Spreading canola

May 23, 2016 09:00 AM

Those disturbed by genetically modified organisms (GMO) need to consider that nature has been doing this by accident forever, and human beings by design, for as long as anyone can determine. A cornfield is as much of a technological achievement as a computer chip. Maize itself seems to have been developed by Mesoamerican plant breeders from native teosinte stock. Canola, a genetically modified form of rapeseed, is a contractive trade-name standing for “Canadian Oil, Low Acid.” The reduced erucic acid and glucosinolate content of canola made the product fit for human and livestock consumption; previously, rapeseed oil could be used only as an industrial lubricant.

While the canola plant’s pretty yellow flowers can be seen stretching across the Canadian prairies, the European Union and China both produce more canola than Canada. The EU also continues to produce rapeseed in large quantities, and this supports a futures contract priced in euros trading on Euronext. Canola futures are priced in Canadian dollars and trade on ICE Futures Canada. The spread between these two contracts involves issues of substitution, currency translation and both harvest and expiration cycles.

Let’s take a representative spread quoted in U.S. dollars between March 2016 canola and May 2016 rapeseed with this equation: 

Once canola prices declined during the 2015 growing season, the spread between canola and rapeseed turned lower and remained confined within a narrow range into the winter of 2015-2016. This can be interpreted economically as canola bidding for global oilseed market share via lower prices (see “A canola/rapeseed spread,” below).

Canola & soy complex

Vegetable oils compete with each other in a global market subject to a large number of engineering and recipe constraints. Canola competes with palm oil, soybean oil and sunseed oil in the edible oils market, and these oils’ prices are driven by biodiesel demand as well. 

One of the crueler jokes of modern environmentalism is how hundreds of thousands of acres of tropical rainforest in Indonesia, Malaysia and other locales in South Asia have been destroyed for oil palm plantations so wealthy motorists can congratulate themselves on how “green” they are.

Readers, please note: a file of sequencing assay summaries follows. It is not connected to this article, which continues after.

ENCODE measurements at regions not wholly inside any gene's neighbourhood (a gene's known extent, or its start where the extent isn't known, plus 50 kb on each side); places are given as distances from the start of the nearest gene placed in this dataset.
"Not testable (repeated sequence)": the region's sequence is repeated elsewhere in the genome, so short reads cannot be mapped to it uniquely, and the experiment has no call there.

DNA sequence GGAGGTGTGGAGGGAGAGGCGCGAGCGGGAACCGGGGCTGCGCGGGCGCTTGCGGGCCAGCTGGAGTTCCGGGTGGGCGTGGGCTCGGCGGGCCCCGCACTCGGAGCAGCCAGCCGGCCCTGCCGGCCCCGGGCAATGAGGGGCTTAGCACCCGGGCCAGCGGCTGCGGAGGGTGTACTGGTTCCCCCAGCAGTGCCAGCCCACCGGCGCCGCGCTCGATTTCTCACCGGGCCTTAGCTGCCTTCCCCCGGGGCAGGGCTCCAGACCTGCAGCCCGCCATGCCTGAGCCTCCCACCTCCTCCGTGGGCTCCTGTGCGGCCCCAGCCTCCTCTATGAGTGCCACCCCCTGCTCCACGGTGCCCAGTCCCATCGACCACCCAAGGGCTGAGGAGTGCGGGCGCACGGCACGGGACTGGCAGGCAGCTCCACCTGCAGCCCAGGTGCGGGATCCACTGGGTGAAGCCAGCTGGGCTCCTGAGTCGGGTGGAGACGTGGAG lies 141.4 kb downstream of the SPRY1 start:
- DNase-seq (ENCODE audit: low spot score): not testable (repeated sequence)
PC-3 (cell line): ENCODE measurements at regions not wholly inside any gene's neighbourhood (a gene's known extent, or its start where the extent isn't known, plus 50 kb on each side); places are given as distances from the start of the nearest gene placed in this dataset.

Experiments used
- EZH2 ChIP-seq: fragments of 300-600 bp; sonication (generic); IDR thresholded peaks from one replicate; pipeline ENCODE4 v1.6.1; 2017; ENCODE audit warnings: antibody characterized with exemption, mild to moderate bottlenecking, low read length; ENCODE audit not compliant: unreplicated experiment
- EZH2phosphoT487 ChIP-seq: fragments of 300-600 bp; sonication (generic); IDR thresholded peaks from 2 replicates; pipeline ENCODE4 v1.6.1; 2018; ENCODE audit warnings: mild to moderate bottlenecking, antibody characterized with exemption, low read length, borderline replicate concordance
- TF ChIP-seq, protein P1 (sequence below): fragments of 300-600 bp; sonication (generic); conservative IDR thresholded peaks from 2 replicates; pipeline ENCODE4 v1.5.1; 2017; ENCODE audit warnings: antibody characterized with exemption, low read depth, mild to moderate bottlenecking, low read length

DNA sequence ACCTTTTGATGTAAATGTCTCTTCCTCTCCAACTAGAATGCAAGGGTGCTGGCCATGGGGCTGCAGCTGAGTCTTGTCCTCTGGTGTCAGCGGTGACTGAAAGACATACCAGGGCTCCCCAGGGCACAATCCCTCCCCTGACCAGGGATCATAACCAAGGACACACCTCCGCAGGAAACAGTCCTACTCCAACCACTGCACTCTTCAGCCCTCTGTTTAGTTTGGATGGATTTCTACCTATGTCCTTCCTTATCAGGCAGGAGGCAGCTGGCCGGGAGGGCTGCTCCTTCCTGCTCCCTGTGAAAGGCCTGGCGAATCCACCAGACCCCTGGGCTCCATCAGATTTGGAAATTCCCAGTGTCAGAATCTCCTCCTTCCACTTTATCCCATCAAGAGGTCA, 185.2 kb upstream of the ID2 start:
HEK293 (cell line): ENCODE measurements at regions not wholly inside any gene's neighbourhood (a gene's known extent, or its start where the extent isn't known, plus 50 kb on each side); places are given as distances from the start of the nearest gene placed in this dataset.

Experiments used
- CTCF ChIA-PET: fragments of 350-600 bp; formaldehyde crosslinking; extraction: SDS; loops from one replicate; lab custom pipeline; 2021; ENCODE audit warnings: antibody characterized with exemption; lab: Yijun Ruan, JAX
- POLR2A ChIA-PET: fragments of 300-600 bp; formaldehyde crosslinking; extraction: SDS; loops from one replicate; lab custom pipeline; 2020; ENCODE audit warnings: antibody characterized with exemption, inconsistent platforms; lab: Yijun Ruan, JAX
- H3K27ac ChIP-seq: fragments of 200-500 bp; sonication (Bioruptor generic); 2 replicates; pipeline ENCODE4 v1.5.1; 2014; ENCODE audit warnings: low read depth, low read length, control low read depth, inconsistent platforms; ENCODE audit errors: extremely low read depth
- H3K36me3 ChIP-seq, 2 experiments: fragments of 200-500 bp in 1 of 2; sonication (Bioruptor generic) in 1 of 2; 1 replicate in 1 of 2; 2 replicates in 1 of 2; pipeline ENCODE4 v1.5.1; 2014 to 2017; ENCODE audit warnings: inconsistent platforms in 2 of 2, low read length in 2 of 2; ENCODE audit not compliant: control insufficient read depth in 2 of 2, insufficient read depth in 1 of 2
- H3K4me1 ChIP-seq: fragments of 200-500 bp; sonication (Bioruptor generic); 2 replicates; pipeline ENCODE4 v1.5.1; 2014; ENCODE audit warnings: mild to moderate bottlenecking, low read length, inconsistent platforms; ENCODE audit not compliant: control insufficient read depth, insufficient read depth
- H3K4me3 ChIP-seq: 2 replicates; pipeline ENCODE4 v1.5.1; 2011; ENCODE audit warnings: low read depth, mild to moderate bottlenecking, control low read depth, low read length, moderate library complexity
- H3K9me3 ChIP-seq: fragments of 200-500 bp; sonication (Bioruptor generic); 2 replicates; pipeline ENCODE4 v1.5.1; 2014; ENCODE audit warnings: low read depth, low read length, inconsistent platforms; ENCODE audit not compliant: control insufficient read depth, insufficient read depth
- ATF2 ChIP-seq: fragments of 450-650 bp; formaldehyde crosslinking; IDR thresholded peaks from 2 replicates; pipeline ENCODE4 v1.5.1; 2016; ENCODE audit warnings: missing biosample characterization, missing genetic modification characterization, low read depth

Let’s put the spreads of canola against other vegetable oils aside and concentrate on its spreads against soybeans, soybean oil and a spread known as the canola crush. The canola/soybeans and canola/soybean oil spreads generally are quoted in CAD per metric ton, which involves converting soybean prices in USD cents per bushel to USD per metric ton using a 36.744 bushels per metric ton multiplier and the exchange rate expressed in CAD per USD for the soybean spread. Soybean oil prices are converted from USD cents per pound into USD per metric ton using 2,204.62 pounds per metric ton and the CAD per USD exchange rate.

As in the case with the canola/rapeseed spread, canola’s spreads against soybeans and soybean oil are driven more by the vagaries of the canola price than by either soy price. For those who have wrestled with price volatility in the soy complex over the years, the notion that they have a more volatile cousin is either frightening or intriguing depending on your risk tolerance (see “Bio-oil spreads,” below).

Grain traders are very familiar with two spreads within the soy complex, the crush spread and soybean oil as a percentage of product value: 

As soybean oil and soymeal serve two different final markets, this is one of the more interesting joint product spreads in the world of commodities. Soymeal is driven by demand for high-protein livestock and poultry feed, while bean oil is driven by competition from other edible vegetable oils and increasingly by biodiesel demand. Because canola’s chief value lies in its oil as opposed to the residual crushed seed hulls, we should expect canola prices to follow the soybean oil percentage of crush value. It does so, but not in a statistically tight manner; the relationship is affected by too many other factors to postulate a robust model (see “Canola and bean oil,” below).

Canola crush spread

Now let’s substitute canola for soybeans in the crush spread equation to create the canola crush spread. This spread can be calculated in CAD per MT as:

The constants of 0.4 and 0.6 for soybean oil and soymeal reflect a constant soybean oil percentage of crush value of 40%. The 0.75 adjustment for soymeal reflects canola meal’s lower protein content (RS is the common ticker symbol for canola futures).

This spread is an indirect indicator for canola’s relative price vis-à-vis soybeans; no matter how hard you try, you cannot crush a canola seed and get either soybean oil or soymeal. It simply tells us whether canola is priced low enough to remain competitive with soy products and by extension with the other edible vegetable oils and feed-mix ingredients competing with soy products. Since the canola crush, plotted inversely below, has remained positive for nearly all of the past 37 years, we can conclude the smaller canola market is being driven by its larger soybean competitor. This adjustment process also produces the higher canola volatility seen above.

Canola’s high relative price volatility should not be surprising given its smaller size, large number of competitors serving different final markets, its large Southern Hemisphere competition for palm and sunseed oils and from the Southern Hemisphere soybean crop, and from its European rapeseed progenitor. Currency volatility, ranging from the Malaysian ringgit and Indonesian rupiah to the euro, yuan U.S. dollar and Argentine peso, enters the equation as well. The amazing part of all of this is the canola market has been characterized by some very long-running trends in both directions. Whether this quality was inserted by the plant-breeders who created it is lost to history.

About the Author

Howard L. Simons is president of Rosewood Trading. @simonsresearch